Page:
Publisher: Charlie Port-FRINGE
Author: Jessica Branton
Released: February 14th 2019
Warnings: Self harm
I received a copy of How to Experience Death for Beginners in exchange for a fair and honest review.
Jessica Branton is one of those authors where you just can’t help but be impressed by her age. She wrote How to Experience Death for Beginners when she was fourteen, though the novel is only getting published now.
How to Experience Death for Beginners follows a teenager named Casey. Like many teenagers she frequently feels overwhelmed with everything going on in her life. Unlike most teenagers though, Casey has a gift, though I imagine it really feels more like a curse. Casey can experience the death of those around her. They don’t have to be particularly close – just being somebody she knew in passing or being physically nearby at the time of the death is enough to set off her sight.
This novel is all about Casey’s growing acceptance of the gift/curse she has. The novel is one part paranormal mystery and one part coming of age story. There’s a healthy dose of teen romance thrown in as well, and a disturbing killer to boot (which must be especially awful for Casey).
Warnings: You’d probably imagine that for a concept like this that there would be a lot of graphic deaths involved. While there’s never any doubt about Casey experiencing a death, on the whole the details are mercifully brief. However, one of the characters in How to Experience Death For Beginners is a cutter. The scenes aren’t graphic, but the injuries, blood, and techniques used for hiding the injuries do come up a lot.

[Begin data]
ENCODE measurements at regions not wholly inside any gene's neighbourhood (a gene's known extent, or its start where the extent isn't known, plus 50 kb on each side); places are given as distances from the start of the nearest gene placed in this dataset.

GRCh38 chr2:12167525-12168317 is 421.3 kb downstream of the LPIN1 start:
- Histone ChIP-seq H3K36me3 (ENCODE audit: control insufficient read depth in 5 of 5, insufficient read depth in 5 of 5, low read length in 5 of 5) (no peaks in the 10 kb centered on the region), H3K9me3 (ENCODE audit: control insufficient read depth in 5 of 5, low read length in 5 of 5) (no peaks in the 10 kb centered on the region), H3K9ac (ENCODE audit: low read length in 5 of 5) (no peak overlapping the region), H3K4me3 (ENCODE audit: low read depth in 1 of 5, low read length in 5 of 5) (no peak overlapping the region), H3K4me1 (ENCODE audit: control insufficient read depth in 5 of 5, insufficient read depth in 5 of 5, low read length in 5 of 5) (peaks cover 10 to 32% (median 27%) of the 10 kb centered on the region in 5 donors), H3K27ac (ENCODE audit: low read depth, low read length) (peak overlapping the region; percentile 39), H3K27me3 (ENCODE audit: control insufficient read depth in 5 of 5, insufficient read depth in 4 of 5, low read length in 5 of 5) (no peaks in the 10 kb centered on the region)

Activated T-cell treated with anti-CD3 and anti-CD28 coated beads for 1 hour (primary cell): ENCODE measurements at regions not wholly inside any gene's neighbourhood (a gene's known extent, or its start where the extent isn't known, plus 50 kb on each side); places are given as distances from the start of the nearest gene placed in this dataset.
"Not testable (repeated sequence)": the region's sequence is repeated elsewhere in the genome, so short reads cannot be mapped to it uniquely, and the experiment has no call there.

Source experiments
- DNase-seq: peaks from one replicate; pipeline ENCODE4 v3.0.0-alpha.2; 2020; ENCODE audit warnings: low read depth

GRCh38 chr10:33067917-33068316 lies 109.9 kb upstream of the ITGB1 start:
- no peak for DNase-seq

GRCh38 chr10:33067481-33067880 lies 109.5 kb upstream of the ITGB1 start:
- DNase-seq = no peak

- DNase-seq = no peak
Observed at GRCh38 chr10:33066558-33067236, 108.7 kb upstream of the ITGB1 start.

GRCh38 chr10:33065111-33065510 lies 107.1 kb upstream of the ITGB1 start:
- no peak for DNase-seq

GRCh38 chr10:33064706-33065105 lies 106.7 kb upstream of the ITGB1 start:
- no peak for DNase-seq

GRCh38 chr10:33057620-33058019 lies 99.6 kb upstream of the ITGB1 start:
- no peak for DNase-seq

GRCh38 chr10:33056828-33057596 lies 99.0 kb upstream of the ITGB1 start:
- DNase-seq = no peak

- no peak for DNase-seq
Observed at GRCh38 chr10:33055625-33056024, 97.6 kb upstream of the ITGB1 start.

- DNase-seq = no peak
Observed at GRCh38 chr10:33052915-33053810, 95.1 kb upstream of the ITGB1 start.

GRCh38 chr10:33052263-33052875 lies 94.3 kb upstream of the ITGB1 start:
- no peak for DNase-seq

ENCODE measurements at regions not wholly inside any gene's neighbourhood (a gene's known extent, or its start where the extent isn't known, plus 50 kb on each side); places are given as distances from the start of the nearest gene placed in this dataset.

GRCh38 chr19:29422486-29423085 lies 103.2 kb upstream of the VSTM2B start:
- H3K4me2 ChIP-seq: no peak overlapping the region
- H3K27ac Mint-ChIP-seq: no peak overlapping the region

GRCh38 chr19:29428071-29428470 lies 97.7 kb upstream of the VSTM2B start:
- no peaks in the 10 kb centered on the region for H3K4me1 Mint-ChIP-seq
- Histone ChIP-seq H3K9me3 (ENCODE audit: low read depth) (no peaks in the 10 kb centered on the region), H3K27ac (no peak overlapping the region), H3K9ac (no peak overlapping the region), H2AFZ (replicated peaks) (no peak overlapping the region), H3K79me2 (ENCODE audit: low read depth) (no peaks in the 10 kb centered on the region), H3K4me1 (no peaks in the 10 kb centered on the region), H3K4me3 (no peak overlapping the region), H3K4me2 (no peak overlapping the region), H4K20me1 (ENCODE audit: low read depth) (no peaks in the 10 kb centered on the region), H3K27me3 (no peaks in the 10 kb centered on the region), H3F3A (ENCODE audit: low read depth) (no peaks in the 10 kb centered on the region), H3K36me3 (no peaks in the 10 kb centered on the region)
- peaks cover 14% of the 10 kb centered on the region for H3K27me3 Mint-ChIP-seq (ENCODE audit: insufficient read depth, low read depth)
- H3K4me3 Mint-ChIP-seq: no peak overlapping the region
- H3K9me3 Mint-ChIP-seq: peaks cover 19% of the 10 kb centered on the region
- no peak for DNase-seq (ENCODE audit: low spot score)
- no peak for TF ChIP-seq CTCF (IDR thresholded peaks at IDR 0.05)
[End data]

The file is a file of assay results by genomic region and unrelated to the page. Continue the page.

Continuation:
How to Experience Death for Beginners was an interesting read and experience, no pun intended. It wasn’t like anything I’ve read before, which lately that feels like it’s becoming more and more of a challenge. I’m sure others feel the same way.
The core concept of this novel was something I’d never seen before. A clairvoyant whose experiences truly do feel more like a curse than a gift. And all because her gifts are linked to death. I can’t imagine how that would be especially upsetting as a child and young adult. Having to go through formative years with that knowledge…it would be a challenge, to put it lightly.
Casey’s character is a bit rough, but that feels right, in a way. She’s emotionally traumatized and scarred, so naturally she’s done everything possible to close herself off from the world. Her friends are sometimes cute and endearing, and a shockingly good support system.
I want to give Jessica Branton credit for having written this novel when she was only fourteen. I couldn’t have done that. Heck, I still couldn’t do that now. It takes a lot of determination to actually sit down and write a complete novel. I’ve seen many many people give up during the process, so I always like reminding myself of the time and effort it takes.
Still, there were parts of this novel that were a little rough around the edges. Part of it was the writing. Part of it was the reactions to situations. Such as Casey’s friends reactions to her news, or Casey’s reactions to the self-harmer in her life.
I understand completely that she had no knowledge of the depth of the issues that go alongside self-harm, so I’m willing to overlook a lot of missteps that came up with how she handled that whole situation. But it took some effort, I’ll be honest (I blame my background in psychology for that, sorry!).
As far as debut novels go, this was an interesting one. I can see why it caught the attention of her publishers, and honestly do look forward to seeing what she comes out with next. My only hope would be that the next novel received a bit more polish.